Clearly, this bleeding has to be stopped -- and soon -- or United will perish sometime next year. We need to get this loss rate down to zero.... That will give us the breather we need to regain our bearings and start crawling back to profitability and begin to rebuild our balance sheet. Which by then will have a much smaller line item for union costs (see below).
While we do have a cushion from borrowing, government-guaranteed loans and other sources available to us, this leaves absolutely no room for complacency. Or diplomacy. We recognize that loans are merely crutches, not cures. That's why United pushed for that big bailout package from the feds, so that we could collect $800 million free and clear.
We've already done much to cut costs. We've immediately reduced our flying schedule by 20 to 25 percent; shut down non-aircraft capital projects (including JFK Terminal 6 and Dulles Tier 2 and, not incidentally, all those planned expansions we were promising for Denver International Airport, which is still paying off that disastrous automated baggage system we forced on them); reduced supplier and discretionary spending, and -- most difficult of all -- decided to furlough 20,000 United employees. None of them me.
I wish I could report that work in this area is completed. It isn't. We are continuing to look at all aspects of our business -- from payroll and operations to examining the costs under our labor contracts. Which are up for renegotiation right now -- and those union leaders won't be driving a hard bargain after getting a load of this letter. Nothing is sacred or off-limits. Not even the general rules of business, as evidenced by same.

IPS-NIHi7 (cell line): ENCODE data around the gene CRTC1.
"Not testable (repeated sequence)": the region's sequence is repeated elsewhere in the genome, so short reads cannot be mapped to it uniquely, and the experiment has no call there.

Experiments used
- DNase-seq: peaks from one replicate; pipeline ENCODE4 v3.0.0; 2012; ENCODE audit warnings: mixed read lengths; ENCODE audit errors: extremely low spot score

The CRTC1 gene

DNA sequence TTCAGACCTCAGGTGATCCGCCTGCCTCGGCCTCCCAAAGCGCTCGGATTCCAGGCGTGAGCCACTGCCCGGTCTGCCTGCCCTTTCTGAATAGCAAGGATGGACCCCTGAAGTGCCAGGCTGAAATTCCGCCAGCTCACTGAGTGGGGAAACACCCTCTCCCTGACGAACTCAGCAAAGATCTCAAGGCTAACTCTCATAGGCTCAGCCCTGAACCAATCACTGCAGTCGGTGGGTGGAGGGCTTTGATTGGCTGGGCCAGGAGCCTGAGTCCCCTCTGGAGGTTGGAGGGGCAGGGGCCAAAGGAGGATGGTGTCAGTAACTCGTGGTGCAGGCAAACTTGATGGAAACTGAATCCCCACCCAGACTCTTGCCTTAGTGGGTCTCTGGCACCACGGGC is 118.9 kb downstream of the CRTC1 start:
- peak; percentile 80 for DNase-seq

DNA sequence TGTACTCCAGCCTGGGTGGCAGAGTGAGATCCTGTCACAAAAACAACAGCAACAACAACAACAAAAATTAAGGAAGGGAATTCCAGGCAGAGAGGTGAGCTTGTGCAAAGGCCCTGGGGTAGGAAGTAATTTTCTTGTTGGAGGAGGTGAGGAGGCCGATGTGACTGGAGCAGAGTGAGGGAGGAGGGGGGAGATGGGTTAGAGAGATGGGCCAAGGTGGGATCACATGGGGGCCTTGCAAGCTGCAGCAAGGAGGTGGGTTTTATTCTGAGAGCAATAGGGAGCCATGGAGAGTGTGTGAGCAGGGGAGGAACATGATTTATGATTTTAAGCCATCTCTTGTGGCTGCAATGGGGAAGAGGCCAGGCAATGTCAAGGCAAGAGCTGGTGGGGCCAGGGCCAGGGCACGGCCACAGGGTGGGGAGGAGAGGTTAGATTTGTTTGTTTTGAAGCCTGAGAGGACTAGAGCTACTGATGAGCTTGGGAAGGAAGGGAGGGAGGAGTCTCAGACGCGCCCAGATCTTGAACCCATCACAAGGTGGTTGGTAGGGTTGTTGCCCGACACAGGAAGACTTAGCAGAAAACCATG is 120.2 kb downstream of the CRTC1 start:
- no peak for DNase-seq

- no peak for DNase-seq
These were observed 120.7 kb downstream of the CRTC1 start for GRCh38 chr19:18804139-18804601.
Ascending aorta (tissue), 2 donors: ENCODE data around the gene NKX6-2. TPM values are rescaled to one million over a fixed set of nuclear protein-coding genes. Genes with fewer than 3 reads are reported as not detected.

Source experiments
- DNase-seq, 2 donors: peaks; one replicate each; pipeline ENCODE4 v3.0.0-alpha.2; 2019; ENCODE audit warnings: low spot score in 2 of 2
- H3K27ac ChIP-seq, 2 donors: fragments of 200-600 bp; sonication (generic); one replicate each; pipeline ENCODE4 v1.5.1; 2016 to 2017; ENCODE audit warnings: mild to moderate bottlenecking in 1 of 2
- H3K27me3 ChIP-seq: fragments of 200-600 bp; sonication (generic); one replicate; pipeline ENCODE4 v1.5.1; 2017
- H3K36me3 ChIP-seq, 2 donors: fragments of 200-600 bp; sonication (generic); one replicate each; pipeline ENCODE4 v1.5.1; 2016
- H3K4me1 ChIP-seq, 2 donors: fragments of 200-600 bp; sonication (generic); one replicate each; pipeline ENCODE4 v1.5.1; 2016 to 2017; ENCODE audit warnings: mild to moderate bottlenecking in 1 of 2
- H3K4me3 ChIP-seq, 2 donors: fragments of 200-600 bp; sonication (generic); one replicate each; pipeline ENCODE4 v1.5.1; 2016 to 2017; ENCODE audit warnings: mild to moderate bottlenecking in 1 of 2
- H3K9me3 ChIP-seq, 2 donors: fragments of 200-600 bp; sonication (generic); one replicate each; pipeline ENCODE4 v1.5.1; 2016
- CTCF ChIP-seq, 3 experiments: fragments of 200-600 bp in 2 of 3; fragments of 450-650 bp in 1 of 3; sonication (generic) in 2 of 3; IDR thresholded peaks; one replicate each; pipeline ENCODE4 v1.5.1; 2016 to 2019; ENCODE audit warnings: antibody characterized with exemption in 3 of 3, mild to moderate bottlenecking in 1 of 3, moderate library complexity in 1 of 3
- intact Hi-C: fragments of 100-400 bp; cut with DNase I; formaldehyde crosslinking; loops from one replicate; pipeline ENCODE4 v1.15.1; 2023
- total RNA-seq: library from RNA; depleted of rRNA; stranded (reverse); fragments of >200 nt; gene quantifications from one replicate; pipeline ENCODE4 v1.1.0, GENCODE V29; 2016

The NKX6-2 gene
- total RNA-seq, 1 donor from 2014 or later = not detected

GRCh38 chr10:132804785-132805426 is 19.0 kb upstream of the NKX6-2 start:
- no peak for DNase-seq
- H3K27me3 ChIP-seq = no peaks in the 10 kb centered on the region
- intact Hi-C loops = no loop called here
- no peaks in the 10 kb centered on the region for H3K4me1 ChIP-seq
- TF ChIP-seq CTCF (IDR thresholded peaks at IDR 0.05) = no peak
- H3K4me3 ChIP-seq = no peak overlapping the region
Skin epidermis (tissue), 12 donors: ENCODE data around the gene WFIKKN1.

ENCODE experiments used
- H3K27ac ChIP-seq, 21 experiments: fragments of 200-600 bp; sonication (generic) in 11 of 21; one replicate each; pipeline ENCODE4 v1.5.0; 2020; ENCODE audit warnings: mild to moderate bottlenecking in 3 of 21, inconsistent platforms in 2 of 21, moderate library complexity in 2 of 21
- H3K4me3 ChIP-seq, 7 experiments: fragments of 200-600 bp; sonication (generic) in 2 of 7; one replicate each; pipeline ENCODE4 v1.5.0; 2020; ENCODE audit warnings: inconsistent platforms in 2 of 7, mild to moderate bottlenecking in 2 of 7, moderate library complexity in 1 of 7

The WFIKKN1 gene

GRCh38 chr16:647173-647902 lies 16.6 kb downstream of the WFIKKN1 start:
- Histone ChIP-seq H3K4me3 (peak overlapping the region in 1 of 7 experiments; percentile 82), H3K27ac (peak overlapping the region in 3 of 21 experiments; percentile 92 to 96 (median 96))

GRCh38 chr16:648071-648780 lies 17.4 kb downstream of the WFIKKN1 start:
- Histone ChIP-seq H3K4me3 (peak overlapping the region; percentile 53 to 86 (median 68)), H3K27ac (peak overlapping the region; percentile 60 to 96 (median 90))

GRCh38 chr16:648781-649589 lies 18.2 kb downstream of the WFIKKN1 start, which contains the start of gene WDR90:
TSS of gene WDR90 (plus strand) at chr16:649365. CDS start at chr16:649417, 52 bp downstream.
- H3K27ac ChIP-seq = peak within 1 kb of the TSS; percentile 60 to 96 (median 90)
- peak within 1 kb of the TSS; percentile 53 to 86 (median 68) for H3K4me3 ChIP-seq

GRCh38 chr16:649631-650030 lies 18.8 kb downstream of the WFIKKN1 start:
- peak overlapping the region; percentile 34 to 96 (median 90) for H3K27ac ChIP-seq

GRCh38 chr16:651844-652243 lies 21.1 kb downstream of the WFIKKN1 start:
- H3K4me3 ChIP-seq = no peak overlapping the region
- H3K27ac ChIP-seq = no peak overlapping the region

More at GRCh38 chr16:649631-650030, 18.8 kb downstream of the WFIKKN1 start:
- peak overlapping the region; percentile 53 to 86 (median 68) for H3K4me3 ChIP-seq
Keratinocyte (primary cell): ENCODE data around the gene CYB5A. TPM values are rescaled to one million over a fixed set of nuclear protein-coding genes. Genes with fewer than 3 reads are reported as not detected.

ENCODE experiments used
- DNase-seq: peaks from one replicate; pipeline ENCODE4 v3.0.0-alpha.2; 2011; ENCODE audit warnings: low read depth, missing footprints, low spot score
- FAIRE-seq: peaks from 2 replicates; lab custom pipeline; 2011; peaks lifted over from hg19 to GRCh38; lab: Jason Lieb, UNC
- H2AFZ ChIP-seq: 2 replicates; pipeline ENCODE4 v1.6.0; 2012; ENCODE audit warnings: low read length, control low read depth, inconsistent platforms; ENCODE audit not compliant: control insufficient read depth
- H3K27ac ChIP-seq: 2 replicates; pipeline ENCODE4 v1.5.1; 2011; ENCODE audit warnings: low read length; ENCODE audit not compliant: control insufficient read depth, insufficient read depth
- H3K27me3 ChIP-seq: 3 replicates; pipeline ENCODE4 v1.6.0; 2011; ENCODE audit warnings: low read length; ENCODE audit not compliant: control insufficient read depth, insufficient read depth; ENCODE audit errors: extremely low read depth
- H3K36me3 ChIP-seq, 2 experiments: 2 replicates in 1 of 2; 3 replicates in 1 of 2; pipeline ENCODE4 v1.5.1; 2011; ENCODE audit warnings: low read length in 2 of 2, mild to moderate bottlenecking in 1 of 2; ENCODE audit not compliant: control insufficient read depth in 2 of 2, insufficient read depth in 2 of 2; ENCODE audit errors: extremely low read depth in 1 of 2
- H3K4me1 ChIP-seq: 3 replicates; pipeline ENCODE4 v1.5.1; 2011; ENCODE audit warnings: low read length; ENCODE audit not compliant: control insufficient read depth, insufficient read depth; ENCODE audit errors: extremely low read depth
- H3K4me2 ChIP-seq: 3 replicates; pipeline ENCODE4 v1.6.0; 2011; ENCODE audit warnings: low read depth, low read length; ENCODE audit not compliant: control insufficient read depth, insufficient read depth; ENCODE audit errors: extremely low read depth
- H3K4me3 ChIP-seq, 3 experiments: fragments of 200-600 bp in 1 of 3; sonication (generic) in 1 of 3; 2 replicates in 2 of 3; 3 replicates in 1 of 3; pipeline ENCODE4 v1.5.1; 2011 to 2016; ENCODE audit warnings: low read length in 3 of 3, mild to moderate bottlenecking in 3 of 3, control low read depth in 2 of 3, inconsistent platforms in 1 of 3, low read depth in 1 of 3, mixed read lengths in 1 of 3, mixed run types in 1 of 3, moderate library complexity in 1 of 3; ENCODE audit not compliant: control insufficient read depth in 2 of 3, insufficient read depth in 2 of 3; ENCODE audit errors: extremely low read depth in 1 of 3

We also are working hard to generate revenue. The first step is to get people comfortable about flying again. We and the rest of the industry -- along with the U.S. President, other elected officials and government agencies -- are doing everything we can. When we aren't fleeing Washington, that is.
To get passengers back on our planes, we also need to convince them that airline travel is safe. We are joining with the rest of the industry and the government to implement a number of measures, including reinforced cockpit doors and placing responsibility for security under federal jurisdiction. Lord knows, we've proven time and time again with our abysmal performance at DIA -- where we contracted with Argenbright Security to do the screening -- that we're incapable of being responsible for it ourselves. We're also issuing special fares, Mileage Plus offers and new ads that will feature United employees encouraging our customers to return to the skies and guilt-tripping every person in America into thinking it's their patriotic duty to stand in line for four hours just to be crammed into one of our flying tin cans.
However, much of our success in generating revenue will depend upon you. Once we bring customers back to our ticket counters, gate areas and airplane cabins, it will be up to you to make them comfortable and provide them with the service they've come to expect from United. And just listen to the cheers when they realize we're discontinuing those dismal meals on most flights!
I'm very proud of the work you're doing, in the wake of the September 11th tragedies. I've seen a renewed spirit at United. People are giving more of themselves to this company than I've ever witnessed in the 35 years I've been here. This is the true fabric of United. Let 'er rip!
Thank you for your loyalty, for your hard work and for your service on behalf of our customers in these, the most difficult of times. Let's keep it up. The sooner we get to break even, the sooner we'll remove the doubts about our future.
My future, of course, will be settled much sooner than that. Happy landings! -- J.G.